The hacker group the Shadow Brokers released files Monday alleging to show which foreign governments and organizations were under surveillance by the National Security Agency.

The Shadow Brokers directly asked the U.S. government to pay for the remaining files to be returned.

“How bad do you want it to get? When you are ready to make the bleeding stop, payus, so we can move onto the next game. The game where you try to catch us cashing out!” the Shadow Brokers wrote in their latest message.

The Shadow Brokers, which previously released and attempted to sell NSA cyber warfare tools online, claim that the NSA’s hacking team, the Equation Group, targeted Chinese servers and universities in Pakistan and Saudi Arabia.

The Shadow Brokers labeled the latest folder of files “trickortreat” with the password “payus.”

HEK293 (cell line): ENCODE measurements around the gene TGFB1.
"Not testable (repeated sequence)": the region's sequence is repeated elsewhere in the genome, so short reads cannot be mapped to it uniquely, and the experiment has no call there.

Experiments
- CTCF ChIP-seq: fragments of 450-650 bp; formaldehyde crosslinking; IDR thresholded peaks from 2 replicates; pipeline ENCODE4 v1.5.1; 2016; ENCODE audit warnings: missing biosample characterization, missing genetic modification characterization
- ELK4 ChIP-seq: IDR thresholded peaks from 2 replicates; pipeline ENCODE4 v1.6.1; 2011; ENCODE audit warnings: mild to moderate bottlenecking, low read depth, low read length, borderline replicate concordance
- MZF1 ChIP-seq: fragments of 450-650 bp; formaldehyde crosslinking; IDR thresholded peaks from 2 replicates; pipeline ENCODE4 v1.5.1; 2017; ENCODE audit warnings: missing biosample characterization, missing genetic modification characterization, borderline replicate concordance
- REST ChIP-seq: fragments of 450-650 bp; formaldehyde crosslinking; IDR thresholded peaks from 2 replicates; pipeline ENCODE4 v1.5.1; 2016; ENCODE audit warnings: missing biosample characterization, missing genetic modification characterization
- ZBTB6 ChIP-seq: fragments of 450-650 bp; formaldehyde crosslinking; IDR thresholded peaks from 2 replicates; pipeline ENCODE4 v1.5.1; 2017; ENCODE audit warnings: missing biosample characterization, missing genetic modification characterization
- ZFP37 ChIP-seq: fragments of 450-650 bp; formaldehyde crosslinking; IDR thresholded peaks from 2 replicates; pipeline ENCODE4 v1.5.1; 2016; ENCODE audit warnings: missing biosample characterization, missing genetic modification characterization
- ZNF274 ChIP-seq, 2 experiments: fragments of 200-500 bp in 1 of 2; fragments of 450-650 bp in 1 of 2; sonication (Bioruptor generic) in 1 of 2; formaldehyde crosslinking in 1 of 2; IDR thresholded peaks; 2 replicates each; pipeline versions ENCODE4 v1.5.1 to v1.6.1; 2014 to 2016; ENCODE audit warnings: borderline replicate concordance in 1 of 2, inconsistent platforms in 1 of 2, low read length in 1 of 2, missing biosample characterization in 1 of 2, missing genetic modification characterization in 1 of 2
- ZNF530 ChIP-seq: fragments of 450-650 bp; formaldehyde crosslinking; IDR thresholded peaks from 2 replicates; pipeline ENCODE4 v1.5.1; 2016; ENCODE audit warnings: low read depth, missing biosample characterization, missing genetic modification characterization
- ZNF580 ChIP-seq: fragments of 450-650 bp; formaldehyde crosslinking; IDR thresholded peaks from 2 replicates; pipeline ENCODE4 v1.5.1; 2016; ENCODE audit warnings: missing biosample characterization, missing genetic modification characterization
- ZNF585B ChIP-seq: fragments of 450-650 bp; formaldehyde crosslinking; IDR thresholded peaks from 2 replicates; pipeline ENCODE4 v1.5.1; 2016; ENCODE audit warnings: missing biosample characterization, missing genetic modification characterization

The new files appear to be from 2000 to 2010, with domain names and addresses that link to countries including Russia, Japan, Hungary, Germany, and alleged targets such as the counselor’s office of the Chinese state council, the King Abdulaziz City for Science and Technology in Saudi Arabia, and the Fatima Jinnah Medical University in Pakistan.

There were nine .gov sites on the list, five of which were located in China. Thirty-two of the 306 domain names were educational institutions in China and Taiwan.

Many of the targeted servers were run by Solaris, an operating system now owned by Oracle.

Neither Oracle nor the NSA released a response at the time this article was published.

Although the files appear to be authentic, the unusual behaviors that accompany the data releases threaten the Shadow Brokers’ credibility such as the messages in broken English, the method for auctioning the previous file dump, and a call for Americans to disrupt the presidential election.

“On November 8th, instead of not voting, maybe be stopping the vote all together? Maybe being grinch who stopped election from coming? Maybe hacking election is being the best idea? #hackelection2016,” the Shadow Brokers wrote.

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Morgan Lynch
Morgan Lynch
Morgan Lynch is a Staff Reporter for MeriTalk covering Federal IT and K-12 Education.